Professor Kenneth N. Klee on the Supreme Court's Grant of Certiorari in Wellness

 Excerpt:

I. Introduction

The Supreme Court granted certiorari in Wellness International Network, Ltd. v. Sharif, 727 F.3d 751 (7th Cir. 2013) [an enhanced version of this opinion is available to lexis.com subscribers]cert. granted, 2014 U.S. LEXIS 4693 (July 1, 2014) (No. 13-935) ("Wellness"), potentially to resolve a circuit split on the question whether the right to an Article III tribunal identified in Stern v. Marshall, 131 S. Ct. 2594 (2011) ("Stern"), is subject to waiver by litigant consent [enhanced version]. The Court recently ducked this very issue in Executive Benefits Insurance Agency v. Arkison, 573 U.S. __, 134 S. Ct. 2165 (2014) ("EBIA") [enhanced version]. Wellness places the question squarely before the Court again. The Court's holding in Wellness is also likely to help clarify what types of proceedings are so-called "Stern claims" (i.e., claims that are statutorily "core" but can be finally adjudicated only by an Article III tribunal).

II. Brief Overview of Stern and EBIA

In Stern,the Supreme Court granted certiorari to resolve whether the bankruptcy court had authority to enter a final judgment on a debtor's counterclaim for tortious interference. The Court held that 28 U.S.C. § 157(b)(2)(C) [an annotated version of this statute is available to lexis.com subscribers]  , in giving bankruptcy judges statutory core authority to finally determine counterclaims not necessary to the allowance of claims, unconstitutionally delegated the judicial power of the United States to non-Article III bankruptcy judges. The Court stated that "[t]he Bankruptcy Court below lacked the constitutional authority to enter a final judgment on a state law counterclaim that is not resolved in the process of ruling on a creditor's proof of claim." Stern,131 S. Ct. at 2620. The majority opinion emphasized the distinction drawn in Granfinanciera v. Nordberg, 492 U.S. 33 (1989) [enhanced version], between actions "to augment the bankruptcy estate" and actions to determine a creditor's right to receive "a pro rata share in the bankruptcy res." 131 S. Ct. at 2618. The implication is that bankruptcy courts may have authority to finally decide the latter, but not the former, causes of action.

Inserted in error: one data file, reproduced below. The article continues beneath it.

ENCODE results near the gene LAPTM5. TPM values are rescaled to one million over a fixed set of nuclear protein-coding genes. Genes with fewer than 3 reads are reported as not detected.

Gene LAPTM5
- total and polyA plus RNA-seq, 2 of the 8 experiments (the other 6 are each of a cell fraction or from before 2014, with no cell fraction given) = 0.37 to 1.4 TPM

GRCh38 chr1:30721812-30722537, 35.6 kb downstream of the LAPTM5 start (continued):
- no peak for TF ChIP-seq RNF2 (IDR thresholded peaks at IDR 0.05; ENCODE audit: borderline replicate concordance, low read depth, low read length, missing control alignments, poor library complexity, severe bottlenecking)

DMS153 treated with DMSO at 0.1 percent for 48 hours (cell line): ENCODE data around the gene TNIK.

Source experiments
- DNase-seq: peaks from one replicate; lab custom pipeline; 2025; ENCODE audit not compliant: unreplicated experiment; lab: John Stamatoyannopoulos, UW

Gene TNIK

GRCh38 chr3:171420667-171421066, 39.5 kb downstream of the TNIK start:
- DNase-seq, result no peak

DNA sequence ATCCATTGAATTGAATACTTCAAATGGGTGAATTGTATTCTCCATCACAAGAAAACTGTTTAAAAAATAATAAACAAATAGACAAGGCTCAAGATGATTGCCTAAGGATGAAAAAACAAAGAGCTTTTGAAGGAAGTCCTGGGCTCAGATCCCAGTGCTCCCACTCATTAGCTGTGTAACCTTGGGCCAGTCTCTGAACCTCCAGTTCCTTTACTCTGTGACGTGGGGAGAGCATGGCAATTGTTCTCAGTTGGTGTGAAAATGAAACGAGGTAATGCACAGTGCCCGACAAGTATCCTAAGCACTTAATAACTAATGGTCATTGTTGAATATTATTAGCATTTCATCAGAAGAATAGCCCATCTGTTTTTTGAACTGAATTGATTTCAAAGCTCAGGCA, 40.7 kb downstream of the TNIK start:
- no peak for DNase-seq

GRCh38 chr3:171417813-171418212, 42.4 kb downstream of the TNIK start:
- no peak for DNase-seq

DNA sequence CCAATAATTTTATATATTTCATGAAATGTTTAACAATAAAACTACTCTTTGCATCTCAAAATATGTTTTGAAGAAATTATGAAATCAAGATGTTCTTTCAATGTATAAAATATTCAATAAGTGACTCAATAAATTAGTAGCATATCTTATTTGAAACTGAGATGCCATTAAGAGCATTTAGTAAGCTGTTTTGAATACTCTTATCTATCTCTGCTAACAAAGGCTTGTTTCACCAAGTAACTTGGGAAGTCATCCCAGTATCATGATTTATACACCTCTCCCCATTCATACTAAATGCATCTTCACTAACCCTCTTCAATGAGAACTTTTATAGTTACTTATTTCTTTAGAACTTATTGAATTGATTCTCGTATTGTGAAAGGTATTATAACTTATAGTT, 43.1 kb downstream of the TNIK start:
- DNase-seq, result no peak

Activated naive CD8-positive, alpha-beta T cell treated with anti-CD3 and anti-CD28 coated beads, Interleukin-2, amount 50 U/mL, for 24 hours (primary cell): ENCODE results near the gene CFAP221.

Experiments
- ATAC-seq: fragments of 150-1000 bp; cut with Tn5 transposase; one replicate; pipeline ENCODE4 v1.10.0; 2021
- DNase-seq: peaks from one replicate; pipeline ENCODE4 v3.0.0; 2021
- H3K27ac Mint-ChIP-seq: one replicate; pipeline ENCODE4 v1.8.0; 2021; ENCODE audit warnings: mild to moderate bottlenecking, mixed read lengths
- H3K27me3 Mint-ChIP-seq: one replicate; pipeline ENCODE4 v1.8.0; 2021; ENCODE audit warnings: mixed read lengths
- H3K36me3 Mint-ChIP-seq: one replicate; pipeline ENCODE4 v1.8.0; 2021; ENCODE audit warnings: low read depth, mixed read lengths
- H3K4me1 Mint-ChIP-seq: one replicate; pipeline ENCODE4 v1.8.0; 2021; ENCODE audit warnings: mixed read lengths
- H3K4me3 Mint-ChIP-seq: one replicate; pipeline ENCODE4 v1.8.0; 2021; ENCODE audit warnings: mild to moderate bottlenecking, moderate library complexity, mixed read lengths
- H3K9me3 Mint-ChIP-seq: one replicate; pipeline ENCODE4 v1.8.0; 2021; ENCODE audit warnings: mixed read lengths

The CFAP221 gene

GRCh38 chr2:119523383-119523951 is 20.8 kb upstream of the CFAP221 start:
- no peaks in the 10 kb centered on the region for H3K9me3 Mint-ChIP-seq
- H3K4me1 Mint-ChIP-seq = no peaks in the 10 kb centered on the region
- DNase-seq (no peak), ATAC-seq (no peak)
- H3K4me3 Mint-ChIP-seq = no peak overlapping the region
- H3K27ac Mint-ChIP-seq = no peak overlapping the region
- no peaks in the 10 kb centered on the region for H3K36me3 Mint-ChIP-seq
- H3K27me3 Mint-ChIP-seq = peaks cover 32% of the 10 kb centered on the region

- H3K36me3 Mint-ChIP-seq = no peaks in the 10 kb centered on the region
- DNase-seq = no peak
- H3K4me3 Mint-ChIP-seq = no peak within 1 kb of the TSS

Moreover, the Court ruled that the filing of a proof of claim does not, by itself, result in consent to the bankruptcy court's resolution of the counterclaim. To the contrary, the Court observed that "the notion of 'consent' does not apply in bankruptcy proceedings as it might in other contexts." Id. at 2615 n.8. The Court repeatedly suggested that its decision was a "narrow" one, unlikely to have significant "practical consequences" or "change all that much" beyond invalidating the "one isolated respect" in which 28 U.S.C. § 157(b)(2)(C) exceeded Congress' powers under the Constitution. See id. at 2619-21. Courts interpreting Stern have struggled with how "narrow" the decision actually is, including whether bankruptcy courts continue to have the authority to enter final judgments regarding fraudulent transfer claims and other "core" matters, and whether the Article III right identified in Stern is waivable.

The Court had an opportunity to address some of the questions left open in Stern when it granted certiorari in EBIA. Many courts and commentators anticipated a highly significant opinion on the question of whether litigants can explicitly or impliedly consent to the bankruptcy court's final adjudication of Stern claims. Instead, the Court ducked the consent issue and resolved EBIA on narrow grounds. Relying on an uncodified severability provision, the Court held that when Article III of the Constitution prohibits a bankruptcy court from entering final judgment on a claim that is statutorily designated as "core" under 28 U.S.C. § 157(b), the bankruptcy court may nevertheless issue proposed findings of fact and conclusions of law to the district court for de novo review pursuant to 28 U.S.C. § 157(c). 134 S. Ct. at 2170. Moreover, even when the bankruptcy court erroneously enters final judgment on such a claim, the district court can "cure" the bankruptcy court's error by reviewing the judgment de novo and separately entering judgment, even if the district court is reviewing the judgment on appeal rather than through the report and recommendation process. Id. at 2174-75. This narrow holding, based on questionable statutory interpretation, allowed the Court to "reserve . . . for another day" the thorny question whether a litigant may waive a constitutional objection to bankruptcy court adjudication. Id. at 2170 n.4.

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